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Please use this identifier to cite or link to this item: http://hdl.handle.net/123456789/7506

Title: Current status, distribution and abundance of the Western chimpanzee (Pan Troglodytes Verus) and other diurnal primates in the Bia-Goaso forest area, Ghana
Authors: Akom, Emmanuel
Issue Date: 12-Jul-2015
Abstract: Field investigations were undertaken from August 2009 to October 2010 to determine the status and conservation of the chimpanzee (Pan troglodytes verus) and other endangered diurnal primates in south-western Ghana. As part of field assessments, two primate surveys targeted at chimpanzees and the other endangered primates were conducted in the wet and dry seasons in the Bia-Goaso forest area. The surveys also aimed to prioritize major risk factors and establish the conservation value of individual forest management units within the cluster of forest reserves investigate the possibility of establishing corridors between reserves in the forest area. A combination of line transects sampling, satellite imagery analysis and interviews in communities were employed. Besides the chimpanzee; and two prosimian primates; Galagoides demidovii and Perodicticus potto, we confirmed the presence of four diurnal primates; Cercopithecus campbelli lowei, Cercopithecus petaurista petaurista, Colobus vellerosus, and Procolobus verus. The presence of three highly endangered primates; Cercocebus atys lunulatus, Cercopithecus diana roloway and Procolobus badius waldroni were however not detected during any of the surveys. The highest encounter of one hundred and two (102) primates was recorded in the Bia Resource Reserve (i.e. 50 in the wet season and 52 in the dry season), followed by Krokosua Hills Forest Reserve (77), Bonsam Bepo Forest Reserve (75), Subim Forest Reserve (50) and then Ayum Forest Reserve (44). Comparatively, very few primate species were recorded at Bia Tano Forest Reserve (18) and Asukese Forest Reserve (16) whilst no record of primates was made at the Bia, Goa and Abonyere Shelterbelts. Overall, Bia Resource Reserve was found to be richest and most diverse in terms of primate species. We estimated 249 chimpanzees (SE = 196.68, CV = 79.02%) for five reserves which constitute the current chimpanzee range in the v study area. Chimpanzee numbers could not be estimated for nine reserves that formed the rest of the study area because of inadequate number of nests recorded on transects. There was an average encounter rate of 0.48 monkey signs per km and 0.23 monkey groups per km of which more than 50% were polyspecific (mixed group) associations of Lowe‘s, Spot-nosed and Olive colobus. The majority (85%) of these associations were between the Lowe‘s and Spot-nosed monkeys. In all cases, there were significant differences in the distribution and density of primates between the medium and low-density strata but not between seasons. Lowe‘s monkey was the most widespread recorded primate whilst chimpanzees were the most restricted primates, found in only five of the fourteen reserves. General primate activity indicated a wider distribution in the wet season compared to the dry season. A logistic regression analysis of primate signs indicated that water availability, poaching activity and altitude accounted for a large proportion of this variation in the study area. However, water availability and poaching levels do not apply year-round and may change significantly between seasons. Poaching activity in the Goaso block of forest reserves was significantly higher than in the Bia Conservation Area (BCA). The Bia Conservation Area is the priority site for long-term conservation of the species based on the relatively larger chimpanzee community, the level of protection and the relatively low human disturbance. The Subim forest reserve offers the best possibility for conservation of chimpanzees among the Goaso complex of reserves. This is followed by Ayum, Krokosua Hills and Bonsam-Bepo forest reserves in descending order of importance. The high incidence of habitat destruction and hunting across the forest reserves need to be addressed as a matter of urgency through uncompromising law enforcement. In the face of limited resources, conservation efforts should concentrate on protecting the identified priority sites. Over the long term the vi development of corridors through the Community Resource Management Area approach is proposed to link the individual reserve units and incorporate them into a wider network of conservation area.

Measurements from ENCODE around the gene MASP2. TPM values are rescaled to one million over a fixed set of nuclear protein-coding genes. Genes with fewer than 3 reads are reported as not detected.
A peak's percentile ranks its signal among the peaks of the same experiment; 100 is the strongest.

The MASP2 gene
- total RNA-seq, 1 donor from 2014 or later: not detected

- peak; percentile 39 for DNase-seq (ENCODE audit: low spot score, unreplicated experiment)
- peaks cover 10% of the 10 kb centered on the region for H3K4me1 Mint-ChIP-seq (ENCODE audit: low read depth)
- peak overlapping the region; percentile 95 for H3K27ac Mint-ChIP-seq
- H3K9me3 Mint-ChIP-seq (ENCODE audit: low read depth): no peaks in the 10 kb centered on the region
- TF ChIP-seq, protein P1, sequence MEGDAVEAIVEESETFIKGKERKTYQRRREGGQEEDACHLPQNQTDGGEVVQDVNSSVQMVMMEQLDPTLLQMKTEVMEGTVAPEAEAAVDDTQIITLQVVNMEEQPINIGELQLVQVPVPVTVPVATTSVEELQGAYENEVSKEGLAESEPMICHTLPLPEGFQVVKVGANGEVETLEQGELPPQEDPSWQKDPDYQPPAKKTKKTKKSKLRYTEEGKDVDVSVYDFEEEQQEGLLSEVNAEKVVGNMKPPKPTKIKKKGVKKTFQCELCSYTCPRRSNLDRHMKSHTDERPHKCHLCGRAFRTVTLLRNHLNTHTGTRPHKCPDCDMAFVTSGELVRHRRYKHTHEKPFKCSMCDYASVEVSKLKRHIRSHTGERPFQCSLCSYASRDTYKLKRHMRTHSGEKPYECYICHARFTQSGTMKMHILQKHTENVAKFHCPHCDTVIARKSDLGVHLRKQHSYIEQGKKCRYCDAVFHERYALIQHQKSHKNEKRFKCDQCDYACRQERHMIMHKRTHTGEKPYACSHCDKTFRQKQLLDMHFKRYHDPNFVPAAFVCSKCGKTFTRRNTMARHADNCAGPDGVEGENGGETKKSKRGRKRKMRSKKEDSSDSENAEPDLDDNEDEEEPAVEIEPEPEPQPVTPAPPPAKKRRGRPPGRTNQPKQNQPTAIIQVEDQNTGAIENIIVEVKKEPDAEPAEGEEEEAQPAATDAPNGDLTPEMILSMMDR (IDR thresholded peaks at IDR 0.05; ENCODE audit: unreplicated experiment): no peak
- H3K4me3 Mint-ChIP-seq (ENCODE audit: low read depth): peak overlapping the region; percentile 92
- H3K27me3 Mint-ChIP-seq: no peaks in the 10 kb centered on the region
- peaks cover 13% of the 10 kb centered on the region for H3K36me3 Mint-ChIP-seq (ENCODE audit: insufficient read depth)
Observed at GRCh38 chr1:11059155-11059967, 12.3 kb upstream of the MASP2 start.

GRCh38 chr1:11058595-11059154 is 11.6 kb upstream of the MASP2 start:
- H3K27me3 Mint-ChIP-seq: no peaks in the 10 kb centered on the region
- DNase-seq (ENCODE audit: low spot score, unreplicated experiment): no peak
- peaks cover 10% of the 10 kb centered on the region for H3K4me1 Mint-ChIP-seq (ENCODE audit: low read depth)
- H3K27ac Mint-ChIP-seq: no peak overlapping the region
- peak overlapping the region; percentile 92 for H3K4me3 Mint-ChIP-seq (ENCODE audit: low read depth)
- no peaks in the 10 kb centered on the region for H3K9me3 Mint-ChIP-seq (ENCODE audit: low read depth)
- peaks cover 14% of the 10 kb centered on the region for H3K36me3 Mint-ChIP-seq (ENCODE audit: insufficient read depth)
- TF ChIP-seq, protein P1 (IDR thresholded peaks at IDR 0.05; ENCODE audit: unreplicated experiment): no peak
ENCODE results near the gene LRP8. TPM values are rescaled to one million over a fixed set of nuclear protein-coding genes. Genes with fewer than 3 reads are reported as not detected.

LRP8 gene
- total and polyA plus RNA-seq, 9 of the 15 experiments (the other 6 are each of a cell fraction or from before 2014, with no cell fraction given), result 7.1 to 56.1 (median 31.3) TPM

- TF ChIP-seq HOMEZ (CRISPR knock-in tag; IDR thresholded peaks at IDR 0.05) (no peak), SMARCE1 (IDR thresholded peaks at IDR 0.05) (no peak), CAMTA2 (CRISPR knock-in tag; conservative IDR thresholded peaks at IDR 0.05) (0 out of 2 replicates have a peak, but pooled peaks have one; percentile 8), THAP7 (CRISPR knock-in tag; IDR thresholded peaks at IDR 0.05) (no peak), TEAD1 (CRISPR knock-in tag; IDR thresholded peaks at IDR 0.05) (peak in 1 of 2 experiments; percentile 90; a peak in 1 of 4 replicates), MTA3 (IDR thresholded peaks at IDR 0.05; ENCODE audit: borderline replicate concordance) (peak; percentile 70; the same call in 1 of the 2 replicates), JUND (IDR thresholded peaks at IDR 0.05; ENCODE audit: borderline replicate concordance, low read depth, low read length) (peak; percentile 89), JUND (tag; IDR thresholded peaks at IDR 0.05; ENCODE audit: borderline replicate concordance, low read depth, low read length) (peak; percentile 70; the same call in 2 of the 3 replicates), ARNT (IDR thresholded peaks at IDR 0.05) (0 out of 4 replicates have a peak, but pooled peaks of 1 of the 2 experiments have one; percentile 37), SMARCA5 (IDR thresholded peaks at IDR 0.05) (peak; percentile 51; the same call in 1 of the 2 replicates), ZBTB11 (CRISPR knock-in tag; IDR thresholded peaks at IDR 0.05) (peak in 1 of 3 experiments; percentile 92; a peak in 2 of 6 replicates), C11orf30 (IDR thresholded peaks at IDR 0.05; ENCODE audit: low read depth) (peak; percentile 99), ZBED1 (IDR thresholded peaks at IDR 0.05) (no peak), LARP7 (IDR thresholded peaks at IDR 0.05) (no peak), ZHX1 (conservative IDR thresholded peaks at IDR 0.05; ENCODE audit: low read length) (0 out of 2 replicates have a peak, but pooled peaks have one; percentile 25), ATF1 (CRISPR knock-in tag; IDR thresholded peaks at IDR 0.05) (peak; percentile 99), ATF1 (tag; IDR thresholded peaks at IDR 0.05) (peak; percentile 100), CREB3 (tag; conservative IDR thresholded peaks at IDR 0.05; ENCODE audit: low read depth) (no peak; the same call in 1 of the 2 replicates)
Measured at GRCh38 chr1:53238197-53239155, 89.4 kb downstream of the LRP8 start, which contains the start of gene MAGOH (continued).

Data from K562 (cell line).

Description: A Thesis submitted to the School of Graduate Studies, Kwame Nkrumah University of Science and Technology, Kumasi, in partial fulfillment of the requirements for the degree of Master of Philosophy in Wildlife and Range Management. 2015
URI: http://hdl.handle.net/123456789/7506
Appears in Collections:College of Agric and Natural Resources

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